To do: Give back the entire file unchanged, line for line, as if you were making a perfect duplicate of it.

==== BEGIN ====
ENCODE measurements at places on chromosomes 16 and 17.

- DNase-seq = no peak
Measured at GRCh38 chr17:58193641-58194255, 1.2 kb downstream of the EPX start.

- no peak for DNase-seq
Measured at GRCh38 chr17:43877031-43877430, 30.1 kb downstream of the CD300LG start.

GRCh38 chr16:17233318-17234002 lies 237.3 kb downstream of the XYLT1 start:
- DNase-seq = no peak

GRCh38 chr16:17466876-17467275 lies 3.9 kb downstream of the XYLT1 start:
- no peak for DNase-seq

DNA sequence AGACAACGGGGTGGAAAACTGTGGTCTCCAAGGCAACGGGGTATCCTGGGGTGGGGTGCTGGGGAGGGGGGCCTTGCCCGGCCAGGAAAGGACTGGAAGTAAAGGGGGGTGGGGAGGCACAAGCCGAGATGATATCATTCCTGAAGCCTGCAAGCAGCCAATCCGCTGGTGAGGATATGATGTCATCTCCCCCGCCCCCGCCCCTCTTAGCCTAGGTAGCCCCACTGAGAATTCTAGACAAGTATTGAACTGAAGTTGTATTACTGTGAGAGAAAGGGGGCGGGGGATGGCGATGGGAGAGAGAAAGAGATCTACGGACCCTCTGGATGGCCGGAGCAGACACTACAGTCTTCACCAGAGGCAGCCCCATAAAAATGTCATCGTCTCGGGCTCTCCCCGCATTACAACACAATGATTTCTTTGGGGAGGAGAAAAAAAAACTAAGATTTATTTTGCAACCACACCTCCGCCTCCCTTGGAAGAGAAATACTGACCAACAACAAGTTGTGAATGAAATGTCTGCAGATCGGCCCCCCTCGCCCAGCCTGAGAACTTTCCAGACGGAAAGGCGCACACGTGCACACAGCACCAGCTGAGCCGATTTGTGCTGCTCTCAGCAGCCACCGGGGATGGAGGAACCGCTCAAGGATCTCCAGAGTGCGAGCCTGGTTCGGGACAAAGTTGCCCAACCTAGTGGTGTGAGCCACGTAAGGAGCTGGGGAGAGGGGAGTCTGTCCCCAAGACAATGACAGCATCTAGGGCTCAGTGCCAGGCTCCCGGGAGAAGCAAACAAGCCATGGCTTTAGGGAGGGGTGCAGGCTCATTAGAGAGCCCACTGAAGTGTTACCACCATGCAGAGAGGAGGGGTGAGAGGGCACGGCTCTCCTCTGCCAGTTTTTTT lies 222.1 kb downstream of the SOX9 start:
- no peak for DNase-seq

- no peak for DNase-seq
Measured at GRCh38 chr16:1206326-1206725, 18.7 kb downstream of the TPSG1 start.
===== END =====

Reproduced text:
ENCODE measurements at places on chromosomes 16 and 17.

- DNase-seq = no peak
Measured at GRCh38 chr17:58193641-58194255, 1.2 kb downstream of the EPX start.

- no peak for DNase-seq
Measured at GRCh38 chr17:43877031-43877430, 30.1 kb downstream of the CD300LG start.

GRCh38 chr16:17233318-17234002 lies 237.3 kb downstream of the XYLT1 start:
- DNase-seq = no peak

GRCh38 chr16:17466876-17467275 lies 3.9 kb downstream of the XYLT1 start:
- no peak for DNase-seq

DNA sequence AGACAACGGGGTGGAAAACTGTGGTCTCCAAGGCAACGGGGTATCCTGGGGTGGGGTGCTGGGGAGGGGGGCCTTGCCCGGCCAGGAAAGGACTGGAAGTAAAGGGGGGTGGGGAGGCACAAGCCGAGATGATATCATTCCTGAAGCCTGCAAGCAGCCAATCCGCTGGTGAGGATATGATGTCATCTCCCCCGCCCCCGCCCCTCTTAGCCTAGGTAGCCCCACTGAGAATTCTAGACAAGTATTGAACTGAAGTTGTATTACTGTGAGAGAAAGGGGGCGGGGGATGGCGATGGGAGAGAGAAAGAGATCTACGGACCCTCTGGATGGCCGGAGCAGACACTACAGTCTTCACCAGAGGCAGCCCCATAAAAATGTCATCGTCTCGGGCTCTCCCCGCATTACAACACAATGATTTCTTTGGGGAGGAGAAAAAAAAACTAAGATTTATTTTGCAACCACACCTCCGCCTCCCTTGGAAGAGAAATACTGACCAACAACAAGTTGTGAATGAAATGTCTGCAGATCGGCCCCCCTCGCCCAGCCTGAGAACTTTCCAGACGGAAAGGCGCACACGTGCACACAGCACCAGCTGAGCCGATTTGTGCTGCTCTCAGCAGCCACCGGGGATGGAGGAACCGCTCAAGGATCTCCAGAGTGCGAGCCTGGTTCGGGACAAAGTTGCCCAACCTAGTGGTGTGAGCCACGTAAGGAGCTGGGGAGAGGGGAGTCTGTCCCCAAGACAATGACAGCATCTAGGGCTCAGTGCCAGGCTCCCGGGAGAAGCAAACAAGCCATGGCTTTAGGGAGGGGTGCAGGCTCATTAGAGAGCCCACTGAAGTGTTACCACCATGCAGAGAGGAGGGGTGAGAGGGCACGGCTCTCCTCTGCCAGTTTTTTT lies 222.1 kb downstream of the SOX9 start:
- no peak for DNase-seq

- no peak for DNase-seq
Measured at GRCh38 chr16:1206326-1206725, 18.7 kb downstream of the TPSG1 start.